What do I think of Bryant Cornett’s book? Let’s talk about it on Deeper Waters.
I wish to think Bryant for sending me a copy of this book and wanting my opinion on it. While I was sent it some time ago, I don’t often sit down with my Kindle as much as I should as I have several other books on the list at times, so in reality, this book could be read a lot faster than I had done it.
In this book, Bryant wants to go through the Gospels and introduce you to the person of Jesus. Bryant is more of a layman, but he does take a serious approach, one that seeks to grapple with a number of big ideas and is what I would call mildly apologetic.
There were some areas that I did disagree with. I disagree with his view on prophecy and I thought there were some problems with the section on the works of the Law seeing as I lean more towards the New Perspective on Paul. I also found some apologetic claims to be dubious. One that comes to mind is the idea that Matthew might have been written in 37 A.D. I have never read that in any work of NT scholarship.
That having been said, I don’t think the target audience is really unbelievers too much. It might be for someone who is sitting on the fence and interested in a Pascal’s Wager kind of approach, but for the hardened atheist, there probably won’t be something they’ll find persuasive, but then again, when I meet people like that, they don’t even find the scholarly authorities persuasive. (But oh those crazies on the internet! They’re persuasive!)
Yet there is one excellent feature about this book. This is the one that gives it the edge that makes me think it could be motivational to a number of people.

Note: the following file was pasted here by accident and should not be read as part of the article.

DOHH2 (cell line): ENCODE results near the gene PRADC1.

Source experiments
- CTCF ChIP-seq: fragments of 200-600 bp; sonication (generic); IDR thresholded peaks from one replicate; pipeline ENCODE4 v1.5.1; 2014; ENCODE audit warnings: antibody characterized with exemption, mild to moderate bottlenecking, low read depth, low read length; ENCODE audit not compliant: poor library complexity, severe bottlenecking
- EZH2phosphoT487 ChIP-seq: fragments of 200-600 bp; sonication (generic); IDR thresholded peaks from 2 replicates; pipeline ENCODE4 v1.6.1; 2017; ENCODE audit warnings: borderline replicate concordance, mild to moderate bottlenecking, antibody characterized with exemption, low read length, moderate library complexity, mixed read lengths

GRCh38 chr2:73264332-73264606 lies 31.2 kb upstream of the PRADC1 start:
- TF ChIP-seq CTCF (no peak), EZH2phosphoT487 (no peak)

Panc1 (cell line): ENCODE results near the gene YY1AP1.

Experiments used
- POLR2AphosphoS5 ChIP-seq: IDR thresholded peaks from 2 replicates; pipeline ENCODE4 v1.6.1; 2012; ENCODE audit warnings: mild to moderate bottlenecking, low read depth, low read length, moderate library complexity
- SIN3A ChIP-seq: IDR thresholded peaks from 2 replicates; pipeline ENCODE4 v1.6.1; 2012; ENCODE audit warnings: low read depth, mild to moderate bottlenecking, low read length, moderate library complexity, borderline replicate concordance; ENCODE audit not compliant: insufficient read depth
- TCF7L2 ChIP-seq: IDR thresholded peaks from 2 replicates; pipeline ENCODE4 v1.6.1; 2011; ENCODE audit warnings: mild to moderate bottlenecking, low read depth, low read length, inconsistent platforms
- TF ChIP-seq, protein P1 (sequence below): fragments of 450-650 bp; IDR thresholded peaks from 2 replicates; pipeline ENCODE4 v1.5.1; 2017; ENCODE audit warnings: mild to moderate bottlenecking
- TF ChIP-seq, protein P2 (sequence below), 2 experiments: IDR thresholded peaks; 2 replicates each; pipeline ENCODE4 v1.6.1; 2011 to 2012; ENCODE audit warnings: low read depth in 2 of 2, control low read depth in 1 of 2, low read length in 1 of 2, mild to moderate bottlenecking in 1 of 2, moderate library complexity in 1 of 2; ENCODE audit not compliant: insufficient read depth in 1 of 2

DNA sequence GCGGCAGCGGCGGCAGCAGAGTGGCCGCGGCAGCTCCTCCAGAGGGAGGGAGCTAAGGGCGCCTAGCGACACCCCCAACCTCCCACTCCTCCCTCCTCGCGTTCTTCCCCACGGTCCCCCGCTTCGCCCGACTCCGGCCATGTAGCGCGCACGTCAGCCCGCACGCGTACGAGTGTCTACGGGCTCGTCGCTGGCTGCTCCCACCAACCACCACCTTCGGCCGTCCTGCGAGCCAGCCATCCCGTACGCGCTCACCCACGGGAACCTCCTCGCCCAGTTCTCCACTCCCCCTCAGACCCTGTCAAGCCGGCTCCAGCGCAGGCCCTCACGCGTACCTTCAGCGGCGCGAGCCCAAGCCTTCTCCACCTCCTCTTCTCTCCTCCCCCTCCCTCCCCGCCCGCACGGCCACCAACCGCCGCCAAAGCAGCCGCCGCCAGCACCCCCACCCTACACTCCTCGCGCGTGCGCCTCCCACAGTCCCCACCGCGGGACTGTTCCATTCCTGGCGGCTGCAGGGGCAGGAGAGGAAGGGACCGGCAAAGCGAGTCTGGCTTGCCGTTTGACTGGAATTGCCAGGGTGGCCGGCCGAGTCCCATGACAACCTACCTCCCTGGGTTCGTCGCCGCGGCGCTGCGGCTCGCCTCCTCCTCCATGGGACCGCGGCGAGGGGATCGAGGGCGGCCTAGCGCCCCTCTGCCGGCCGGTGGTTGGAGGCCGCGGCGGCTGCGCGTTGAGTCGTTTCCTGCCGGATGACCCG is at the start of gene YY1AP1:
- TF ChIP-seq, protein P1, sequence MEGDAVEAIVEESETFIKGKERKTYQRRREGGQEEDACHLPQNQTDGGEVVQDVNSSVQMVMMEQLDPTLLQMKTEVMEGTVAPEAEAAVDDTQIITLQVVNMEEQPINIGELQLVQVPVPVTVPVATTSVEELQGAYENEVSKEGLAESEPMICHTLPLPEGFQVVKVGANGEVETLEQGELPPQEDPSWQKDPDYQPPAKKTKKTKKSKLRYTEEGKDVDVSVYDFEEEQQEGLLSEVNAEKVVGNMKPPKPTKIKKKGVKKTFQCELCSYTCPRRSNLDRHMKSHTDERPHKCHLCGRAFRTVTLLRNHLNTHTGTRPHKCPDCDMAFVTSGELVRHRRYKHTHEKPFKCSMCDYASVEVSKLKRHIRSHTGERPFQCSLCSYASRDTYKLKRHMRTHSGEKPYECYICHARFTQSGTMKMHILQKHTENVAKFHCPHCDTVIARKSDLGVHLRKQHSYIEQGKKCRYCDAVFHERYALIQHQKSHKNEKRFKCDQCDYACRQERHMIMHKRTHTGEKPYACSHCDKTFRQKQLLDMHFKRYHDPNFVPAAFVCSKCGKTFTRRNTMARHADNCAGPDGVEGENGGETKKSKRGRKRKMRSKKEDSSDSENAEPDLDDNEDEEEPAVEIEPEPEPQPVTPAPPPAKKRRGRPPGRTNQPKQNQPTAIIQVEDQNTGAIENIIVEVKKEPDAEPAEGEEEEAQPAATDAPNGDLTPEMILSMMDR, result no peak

Bryant has a lot of passion.
Seriously, the passion that he has comes through on a consistent basis and even when I disagreed with some points, the writing has a way of drawing you into the situation that he is describing. An excellent example I think of this immediately is his telling of the story of Cain and Abel. I think when I went to bed at night I was thinking about what that story meant for about a week.
I also think with that passion that Bryant rightly points us in the direction of Heaven. Now with my different take on prophecy, I disagree with much of his description of Heaven, but he is certainly right that Christians need to be thinking about Heaven and with that, they need to be thinking about the final judgment and what they will do with the time that they have left.
Which gets us to the title. As Bryant says, a rooster crowed one time. There could have been hope for repentance at the first crow of the rooster. Once the rooster crows a second time, then it is done. Right now, we have heard the crow once. Will we be ready if it comes again?